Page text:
IMDB: “As such, it is irresponsible of YB Tony Pua to suggest that the recent binding term sheet between 1MDB and IPIC, a commercial transaction, has resulted in further guarantee obligations by the Government of Malaysia. It is public information that the Government has only issued a “letter of support”, and this was for a different USD3.0 billion (approx. RM11.35 billion) bond issued by 1MDB. In total, the Government has only provided explicit guarantees for RM5.8 billion of 1MDB debt.

Our response: As outlined above, the guarantee for US$3.5 billion has in effect passed from IPIC to 1MDB – it has resulted in further obligations to the government.

1MDB: “YB Tony Pua has deliberately misled the public by failing to mention the crucial “and vice versa” clause in relation to the “indemnity”, i.e. the indemnity applies both ways – to IPIC as well as 1MDB – in relation to performance of obligations by the parties. Such a two-way indemnity is a standard clause in commercial transactions to ensure neither party is “out of pocket” for non-performance by the other. 1MDB confirms that it fully intends to perform its obligations under the binding term sheet.”

Our response: It is 1MDB which has misled the public by failing to disclose that the MOF has an obligation to transfer assets totalling US$4.71 billion. That means the MOF is effectively undertaking to fulfill the obligation, not just 1MDB. Why was such an important point not disclosed? Two-way indemnity is immaterial, what counts is what happens at the end of the transaction.

1mdb : “The binding term sheet executed with IPIC is a key component of the 1MDB rationalisation plan as announced by the Ministry of Finance on 29 May 2015. The success of this approach has been evidenced by the recent repayment of a RM3.6 billion loan by 1MDB. Commercial negotiations are ongoing between 1MDB and IPIC to reach a definitive agreement, which will ultimately result in a reduction of approximately RM16 billion of 1MDB debt. 1MDB fully intends to share further information once a final agreement is reached between the parties.”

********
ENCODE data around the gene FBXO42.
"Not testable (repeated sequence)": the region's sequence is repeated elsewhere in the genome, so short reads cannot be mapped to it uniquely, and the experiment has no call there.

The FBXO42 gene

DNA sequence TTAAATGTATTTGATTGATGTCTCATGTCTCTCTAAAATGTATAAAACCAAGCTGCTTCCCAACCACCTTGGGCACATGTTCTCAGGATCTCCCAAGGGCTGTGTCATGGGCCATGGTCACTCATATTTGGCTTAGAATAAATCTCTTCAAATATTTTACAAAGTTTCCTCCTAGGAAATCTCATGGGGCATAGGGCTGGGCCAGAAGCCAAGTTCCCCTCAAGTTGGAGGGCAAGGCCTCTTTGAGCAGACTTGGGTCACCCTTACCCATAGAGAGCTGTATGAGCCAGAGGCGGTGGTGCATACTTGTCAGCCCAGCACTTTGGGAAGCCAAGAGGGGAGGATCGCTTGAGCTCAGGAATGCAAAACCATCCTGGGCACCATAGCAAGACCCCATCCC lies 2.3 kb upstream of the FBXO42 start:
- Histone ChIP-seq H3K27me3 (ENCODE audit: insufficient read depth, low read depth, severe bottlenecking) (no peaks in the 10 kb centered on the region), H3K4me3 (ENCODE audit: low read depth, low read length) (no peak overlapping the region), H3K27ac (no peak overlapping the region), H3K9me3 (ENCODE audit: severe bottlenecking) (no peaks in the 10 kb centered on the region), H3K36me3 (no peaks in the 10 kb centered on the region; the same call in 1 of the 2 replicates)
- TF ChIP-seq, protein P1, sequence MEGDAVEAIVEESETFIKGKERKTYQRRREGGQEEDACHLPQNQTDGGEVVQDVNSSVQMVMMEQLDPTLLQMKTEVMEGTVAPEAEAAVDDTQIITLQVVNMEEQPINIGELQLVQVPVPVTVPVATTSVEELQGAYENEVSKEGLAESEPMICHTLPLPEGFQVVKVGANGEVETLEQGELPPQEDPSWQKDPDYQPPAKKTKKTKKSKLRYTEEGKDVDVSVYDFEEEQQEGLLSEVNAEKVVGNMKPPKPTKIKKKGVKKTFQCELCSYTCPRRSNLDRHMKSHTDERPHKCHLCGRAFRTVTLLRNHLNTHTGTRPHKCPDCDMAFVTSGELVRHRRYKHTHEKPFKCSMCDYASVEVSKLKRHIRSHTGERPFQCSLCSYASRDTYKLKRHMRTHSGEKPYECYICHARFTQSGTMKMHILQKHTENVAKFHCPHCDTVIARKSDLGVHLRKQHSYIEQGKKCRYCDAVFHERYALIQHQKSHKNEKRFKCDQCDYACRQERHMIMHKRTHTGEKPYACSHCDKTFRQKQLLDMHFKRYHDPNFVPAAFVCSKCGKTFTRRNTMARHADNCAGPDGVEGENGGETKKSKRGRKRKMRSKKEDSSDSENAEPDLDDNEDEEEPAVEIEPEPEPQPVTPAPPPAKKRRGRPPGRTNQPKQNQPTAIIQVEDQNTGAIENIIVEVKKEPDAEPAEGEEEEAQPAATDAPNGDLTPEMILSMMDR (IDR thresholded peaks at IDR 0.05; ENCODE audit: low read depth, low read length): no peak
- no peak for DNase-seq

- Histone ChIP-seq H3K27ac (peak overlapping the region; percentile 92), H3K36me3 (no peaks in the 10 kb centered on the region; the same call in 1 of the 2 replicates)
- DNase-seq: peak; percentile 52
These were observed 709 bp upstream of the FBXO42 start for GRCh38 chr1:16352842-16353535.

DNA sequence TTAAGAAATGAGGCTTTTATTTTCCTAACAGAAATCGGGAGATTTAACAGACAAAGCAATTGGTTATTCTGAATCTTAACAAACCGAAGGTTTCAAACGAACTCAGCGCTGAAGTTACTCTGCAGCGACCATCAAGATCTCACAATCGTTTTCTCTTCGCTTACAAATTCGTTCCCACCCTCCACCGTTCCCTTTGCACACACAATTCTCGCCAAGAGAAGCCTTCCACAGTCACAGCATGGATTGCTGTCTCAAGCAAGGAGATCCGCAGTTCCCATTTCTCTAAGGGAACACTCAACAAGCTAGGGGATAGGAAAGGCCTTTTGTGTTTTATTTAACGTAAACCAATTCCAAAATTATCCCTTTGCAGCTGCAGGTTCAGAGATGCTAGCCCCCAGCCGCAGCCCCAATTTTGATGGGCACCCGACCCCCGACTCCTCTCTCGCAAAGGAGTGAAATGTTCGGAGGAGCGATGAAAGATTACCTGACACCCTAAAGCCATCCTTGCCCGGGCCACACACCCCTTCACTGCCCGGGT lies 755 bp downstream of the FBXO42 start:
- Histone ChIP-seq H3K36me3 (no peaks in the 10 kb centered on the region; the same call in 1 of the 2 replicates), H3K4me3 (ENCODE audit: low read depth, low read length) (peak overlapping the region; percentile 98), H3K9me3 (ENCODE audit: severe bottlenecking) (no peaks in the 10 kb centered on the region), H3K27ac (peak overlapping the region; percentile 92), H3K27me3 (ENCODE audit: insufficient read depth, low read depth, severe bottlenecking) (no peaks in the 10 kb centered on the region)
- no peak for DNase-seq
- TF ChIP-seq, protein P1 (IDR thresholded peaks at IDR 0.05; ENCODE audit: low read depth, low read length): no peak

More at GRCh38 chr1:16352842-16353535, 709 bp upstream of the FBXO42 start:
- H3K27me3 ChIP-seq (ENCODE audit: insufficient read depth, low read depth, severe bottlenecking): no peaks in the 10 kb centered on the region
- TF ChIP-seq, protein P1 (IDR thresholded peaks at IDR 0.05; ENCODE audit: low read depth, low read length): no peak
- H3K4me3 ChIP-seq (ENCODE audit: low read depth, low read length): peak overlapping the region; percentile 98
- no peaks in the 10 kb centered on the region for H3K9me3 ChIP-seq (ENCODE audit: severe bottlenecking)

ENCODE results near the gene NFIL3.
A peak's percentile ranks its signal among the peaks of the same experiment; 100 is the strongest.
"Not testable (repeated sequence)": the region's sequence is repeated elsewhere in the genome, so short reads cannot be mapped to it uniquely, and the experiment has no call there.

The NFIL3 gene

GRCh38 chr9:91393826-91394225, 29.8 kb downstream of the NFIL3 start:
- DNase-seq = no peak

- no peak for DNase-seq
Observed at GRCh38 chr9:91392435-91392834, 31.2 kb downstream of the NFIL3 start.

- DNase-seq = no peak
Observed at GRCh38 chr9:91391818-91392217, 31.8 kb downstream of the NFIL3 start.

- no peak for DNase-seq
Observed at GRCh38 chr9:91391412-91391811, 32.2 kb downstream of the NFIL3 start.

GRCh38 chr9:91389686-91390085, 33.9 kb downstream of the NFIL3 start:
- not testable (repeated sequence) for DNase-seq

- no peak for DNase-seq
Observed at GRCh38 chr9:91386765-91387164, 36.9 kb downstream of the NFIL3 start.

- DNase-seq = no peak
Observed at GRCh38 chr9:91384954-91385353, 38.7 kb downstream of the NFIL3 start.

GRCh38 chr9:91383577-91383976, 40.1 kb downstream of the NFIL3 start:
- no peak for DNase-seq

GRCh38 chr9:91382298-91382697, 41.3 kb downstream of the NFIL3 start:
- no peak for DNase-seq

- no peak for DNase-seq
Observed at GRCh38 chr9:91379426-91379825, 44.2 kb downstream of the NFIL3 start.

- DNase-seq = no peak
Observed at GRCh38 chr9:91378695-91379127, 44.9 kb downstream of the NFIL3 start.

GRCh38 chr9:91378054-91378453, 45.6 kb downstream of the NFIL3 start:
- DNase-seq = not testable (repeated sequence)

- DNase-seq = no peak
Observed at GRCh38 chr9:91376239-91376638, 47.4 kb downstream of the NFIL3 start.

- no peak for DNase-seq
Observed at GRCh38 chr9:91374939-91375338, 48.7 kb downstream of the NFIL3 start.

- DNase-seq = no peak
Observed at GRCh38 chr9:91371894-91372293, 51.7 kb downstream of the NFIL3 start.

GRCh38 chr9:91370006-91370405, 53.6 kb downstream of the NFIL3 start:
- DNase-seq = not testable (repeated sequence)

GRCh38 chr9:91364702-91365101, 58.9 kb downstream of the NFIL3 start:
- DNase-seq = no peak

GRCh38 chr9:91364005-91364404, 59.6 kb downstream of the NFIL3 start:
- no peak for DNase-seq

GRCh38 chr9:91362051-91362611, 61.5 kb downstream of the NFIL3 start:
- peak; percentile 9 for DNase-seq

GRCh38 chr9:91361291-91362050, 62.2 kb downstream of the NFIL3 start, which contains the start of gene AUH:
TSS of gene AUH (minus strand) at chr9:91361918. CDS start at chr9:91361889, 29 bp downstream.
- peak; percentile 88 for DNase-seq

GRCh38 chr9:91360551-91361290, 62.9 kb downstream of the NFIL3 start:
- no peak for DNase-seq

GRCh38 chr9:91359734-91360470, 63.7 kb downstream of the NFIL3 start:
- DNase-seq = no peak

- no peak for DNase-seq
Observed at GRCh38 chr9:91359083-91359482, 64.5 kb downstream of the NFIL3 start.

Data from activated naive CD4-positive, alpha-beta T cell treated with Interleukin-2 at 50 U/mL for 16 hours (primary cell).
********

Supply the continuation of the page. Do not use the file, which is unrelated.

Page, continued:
Our response: Basically, 1MDB borrowed money (US$1 billion) from IPIC to repay the RM3.6 billion loan with an effective guarantee from MOF. And it bought itself one year of time to repay that through assets. Why is that such a big deal? And what definitive agreement is 1MDB going to do to retire its debts with IPIC? Inject assets? Is that a big deal? I owe you so much of money and I return it through an equivalent amount of assets. And what is the rationalisation plan for 1MDB? Why have details not been disclosed?

On all accounts, Pua is right and 1MDB is wrong – it is 1MDB which is misleading the people, not Pua, who is doing what he is supposed to do as a representative of the public in this instance. Shame on you 1MDB!


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  1. #1 by Bigjoe on Tuesday, 30 June 2015 - 8:14 am

    When they first announced this Hanadziah called it a “transaction” and now 1MDB is keep calling it a commercial transaction. THIS is was actually classically done by Greece with Goldman Sachs to keep its debt off balance sheet.

    All this “transaction” really does is postphone the problem with the potential of getting worst – for example if currency changes or the collateral asset suffered a fall in value.

    These “transactions” are acts of desperation not confirmations of strengths..

  2. #2 by Godfather on Tuesday, 30 June 2015 - 8:25 am

    There are only 2 possibilities in this latest saga: 1. Either the ministers and the management of 1MDB are so ignorant of the nature of the indemnity or 2. They are all out to hoodwink the public, or rather the rural folks who may not understand all these arrangements. Either way, it spells doom for this country. We either have a bunch of crooks or a bunch of incompetent managers.

  3. #3 by Godfather on Tuesday, 30 June 2015 - 8:34 am

    Perhaps with this “indemnity”, they think that the rating agencies or the IMF would not classify this transaction as a public contingent liability. I think Fitch would be taking a very close look at the shenanigans of this administration.

  4. #4 by TLoChin on Tuesday, 30 June 2015 - 9:09 am

    I would say we have a bunch of crooks!!!

  5. #5 by good coolie on Wednesday, 1 July 2015 - 12:25 am

    The James Bond fellow behind bars in Thailand – who was he blackmailing? I can only blackmail/whitemail someone if, say, I catch him in bed with someone other than his wife. “See what I mean?”

    Being not very good at accounting terms, I don’t really understand what is going on. All I know is that if Tony Pua is not in the PAC, he has no opportunity to make some people “faint in the dock” or something like that. Ask that boastuful lawyer why he is so nervous that Tony is so proactive. If Tony is a tin-kosong, prove it. If not stop blustering and faint outright.